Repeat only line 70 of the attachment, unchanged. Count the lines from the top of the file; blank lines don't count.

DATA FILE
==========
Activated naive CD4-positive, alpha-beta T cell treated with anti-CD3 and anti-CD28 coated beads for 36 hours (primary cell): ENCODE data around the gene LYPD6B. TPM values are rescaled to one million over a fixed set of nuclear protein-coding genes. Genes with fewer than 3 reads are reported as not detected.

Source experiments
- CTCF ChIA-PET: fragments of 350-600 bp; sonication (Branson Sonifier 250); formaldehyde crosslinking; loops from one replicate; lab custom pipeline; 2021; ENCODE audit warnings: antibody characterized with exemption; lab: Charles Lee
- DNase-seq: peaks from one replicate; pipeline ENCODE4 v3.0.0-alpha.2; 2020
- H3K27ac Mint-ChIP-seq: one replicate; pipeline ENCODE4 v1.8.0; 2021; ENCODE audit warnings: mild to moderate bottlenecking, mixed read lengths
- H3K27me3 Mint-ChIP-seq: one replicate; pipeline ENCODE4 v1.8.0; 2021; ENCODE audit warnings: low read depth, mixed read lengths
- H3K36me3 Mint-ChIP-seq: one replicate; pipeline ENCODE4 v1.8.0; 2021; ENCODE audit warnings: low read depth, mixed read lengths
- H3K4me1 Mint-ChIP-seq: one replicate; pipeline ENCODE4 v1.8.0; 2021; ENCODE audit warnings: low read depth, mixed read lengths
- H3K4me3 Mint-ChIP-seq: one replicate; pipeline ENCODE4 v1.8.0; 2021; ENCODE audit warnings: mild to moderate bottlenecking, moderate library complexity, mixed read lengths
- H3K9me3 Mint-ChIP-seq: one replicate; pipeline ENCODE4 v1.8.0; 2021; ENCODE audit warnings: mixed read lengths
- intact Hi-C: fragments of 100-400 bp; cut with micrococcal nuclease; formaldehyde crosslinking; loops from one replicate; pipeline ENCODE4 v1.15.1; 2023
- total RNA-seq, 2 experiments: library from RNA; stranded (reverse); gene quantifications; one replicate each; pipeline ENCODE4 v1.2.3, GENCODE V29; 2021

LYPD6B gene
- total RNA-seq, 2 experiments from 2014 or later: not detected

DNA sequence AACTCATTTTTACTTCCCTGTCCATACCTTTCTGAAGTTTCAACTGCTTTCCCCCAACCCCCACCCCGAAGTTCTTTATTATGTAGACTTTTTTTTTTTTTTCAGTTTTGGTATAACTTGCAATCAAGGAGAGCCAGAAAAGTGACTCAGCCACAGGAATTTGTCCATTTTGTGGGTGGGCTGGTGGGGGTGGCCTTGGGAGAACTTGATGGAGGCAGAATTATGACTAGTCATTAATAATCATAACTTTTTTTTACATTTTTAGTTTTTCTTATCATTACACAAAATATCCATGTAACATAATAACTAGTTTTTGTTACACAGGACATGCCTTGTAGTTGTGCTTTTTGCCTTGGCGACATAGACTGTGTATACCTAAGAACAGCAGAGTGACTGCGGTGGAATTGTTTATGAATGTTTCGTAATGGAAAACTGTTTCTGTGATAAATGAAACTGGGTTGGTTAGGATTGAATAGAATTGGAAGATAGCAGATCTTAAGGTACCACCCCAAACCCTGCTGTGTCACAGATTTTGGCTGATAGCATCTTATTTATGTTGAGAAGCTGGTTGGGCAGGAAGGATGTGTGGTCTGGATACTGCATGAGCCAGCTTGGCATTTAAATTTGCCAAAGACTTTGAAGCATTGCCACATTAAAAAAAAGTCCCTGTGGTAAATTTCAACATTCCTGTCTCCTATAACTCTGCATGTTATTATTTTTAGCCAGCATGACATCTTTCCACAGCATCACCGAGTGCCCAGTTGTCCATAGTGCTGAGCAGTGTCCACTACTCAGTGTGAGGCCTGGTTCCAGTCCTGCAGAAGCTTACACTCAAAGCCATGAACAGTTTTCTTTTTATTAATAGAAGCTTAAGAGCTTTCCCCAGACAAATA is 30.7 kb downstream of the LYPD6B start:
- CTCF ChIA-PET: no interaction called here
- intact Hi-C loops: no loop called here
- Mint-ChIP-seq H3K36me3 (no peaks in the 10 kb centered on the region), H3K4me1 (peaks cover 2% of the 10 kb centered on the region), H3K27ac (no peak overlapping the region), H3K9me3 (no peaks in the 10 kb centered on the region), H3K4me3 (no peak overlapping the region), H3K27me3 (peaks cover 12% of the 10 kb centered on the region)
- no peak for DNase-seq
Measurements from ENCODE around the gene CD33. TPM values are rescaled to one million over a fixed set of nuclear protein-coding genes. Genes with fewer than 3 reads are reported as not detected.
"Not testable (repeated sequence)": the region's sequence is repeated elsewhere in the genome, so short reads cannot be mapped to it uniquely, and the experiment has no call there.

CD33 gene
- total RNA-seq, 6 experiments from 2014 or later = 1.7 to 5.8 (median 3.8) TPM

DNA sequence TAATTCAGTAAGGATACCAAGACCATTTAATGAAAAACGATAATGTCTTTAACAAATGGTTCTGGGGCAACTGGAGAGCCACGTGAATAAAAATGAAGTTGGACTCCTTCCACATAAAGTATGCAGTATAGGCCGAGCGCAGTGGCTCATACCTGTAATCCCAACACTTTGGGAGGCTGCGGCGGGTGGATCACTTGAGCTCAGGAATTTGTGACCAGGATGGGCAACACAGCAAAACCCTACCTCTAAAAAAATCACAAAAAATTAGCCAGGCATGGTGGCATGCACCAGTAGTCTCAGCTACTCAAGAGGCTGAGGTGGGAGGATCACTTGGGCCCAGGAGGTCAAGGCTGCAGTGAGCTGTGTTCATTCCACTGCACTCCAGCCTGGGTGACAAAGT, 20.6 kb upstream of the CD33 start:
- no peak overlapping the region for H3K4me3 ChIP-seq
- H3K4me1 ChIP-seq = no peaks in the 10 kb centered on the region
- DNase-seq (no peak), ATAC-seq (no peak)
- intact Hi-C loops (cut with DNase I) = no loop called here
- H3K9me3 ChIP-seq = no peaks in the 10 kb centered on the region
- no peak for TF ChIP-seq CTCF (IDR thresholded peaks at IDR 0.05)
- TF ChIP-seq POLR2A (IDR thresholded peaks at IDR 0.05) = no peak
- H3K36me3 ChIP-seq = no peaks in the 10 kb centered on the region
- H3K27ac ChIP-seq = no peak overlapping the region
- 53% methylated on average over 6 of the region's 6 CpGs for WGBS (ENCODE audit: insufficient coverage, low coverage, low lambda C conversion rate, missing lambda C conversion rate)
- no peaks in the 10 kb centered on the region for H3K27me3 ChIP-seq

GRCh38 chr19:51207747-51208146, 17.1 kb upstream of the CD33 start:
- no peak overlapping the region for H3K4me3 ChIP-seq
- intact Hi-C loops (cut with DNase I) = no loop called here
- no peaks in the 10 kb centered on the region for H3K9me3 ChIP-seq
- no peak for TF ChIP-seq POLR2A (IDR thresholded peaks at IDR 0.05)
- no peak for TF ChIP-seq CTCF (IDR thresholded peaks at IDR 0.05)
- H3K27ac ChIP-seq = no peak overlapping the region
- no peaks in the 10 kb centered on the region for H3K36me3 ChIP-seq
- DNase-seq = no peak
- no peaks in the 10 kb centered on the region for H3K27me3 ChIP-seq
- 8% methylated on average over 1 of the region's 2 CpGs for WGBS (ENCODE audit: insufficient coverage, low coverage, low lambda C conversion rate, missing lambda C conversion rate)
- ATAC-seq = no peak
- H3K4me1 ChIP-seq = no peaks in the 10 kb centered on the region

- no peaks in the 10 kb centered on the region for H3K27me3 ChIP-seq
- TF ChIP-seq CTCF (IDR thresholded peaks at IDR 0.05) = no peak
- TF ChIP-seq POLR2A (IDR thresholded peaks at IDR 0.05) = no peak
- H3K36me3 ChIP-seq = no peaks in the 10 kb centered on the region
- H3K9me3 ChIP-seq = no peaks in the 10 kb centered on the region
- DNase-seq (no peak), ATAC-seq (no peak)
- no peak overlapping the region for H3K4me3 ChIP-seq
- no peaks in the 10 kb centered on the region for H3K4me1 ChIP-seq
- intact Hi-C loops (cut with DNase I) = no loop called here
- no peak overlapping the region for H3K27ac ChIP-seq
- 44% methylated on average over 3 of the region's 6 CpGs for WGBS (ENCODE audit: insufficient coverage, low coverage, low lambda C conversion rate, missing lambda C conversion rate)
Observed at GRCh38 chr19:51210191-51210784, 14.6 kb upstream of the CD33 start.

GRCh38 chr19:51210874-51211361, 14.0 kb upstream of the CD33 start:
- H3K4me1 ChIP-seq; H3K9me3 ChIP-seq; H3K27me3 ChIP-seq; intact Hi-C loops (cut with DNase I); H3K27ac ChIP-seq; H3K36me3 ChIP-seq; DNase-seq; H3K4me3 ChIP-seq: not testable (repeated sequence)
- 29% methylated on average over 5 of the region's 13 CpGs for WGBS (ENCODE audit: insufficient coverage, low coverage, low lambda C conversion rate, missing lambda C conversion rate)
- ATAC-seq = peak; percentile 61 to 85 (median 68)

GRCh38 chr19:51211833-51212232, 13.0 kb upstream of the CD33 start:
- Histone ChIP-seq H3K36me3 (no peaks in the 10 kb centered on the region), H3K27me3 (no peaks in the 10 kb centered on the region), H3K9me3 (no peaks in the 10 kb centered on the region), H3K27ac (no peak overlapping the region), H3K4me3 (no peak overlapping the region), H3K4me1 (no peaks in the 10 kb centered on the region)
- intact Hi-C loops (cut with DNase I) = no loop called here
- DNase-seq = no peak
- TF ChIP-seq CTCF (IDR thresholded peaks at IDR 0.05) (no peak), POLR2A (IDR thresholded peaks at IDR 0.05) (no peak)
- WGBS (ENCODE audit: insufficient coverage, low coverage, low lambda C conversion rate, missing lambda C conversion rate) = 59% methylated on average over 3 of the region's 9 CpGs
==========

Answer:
- WGBS (ENCODE audit: insufficient coverage, low coverage, low lambda C conversion rate, missing lambda C conversion rate) = 59% methylated on average over 3 of the region's 9 CpGs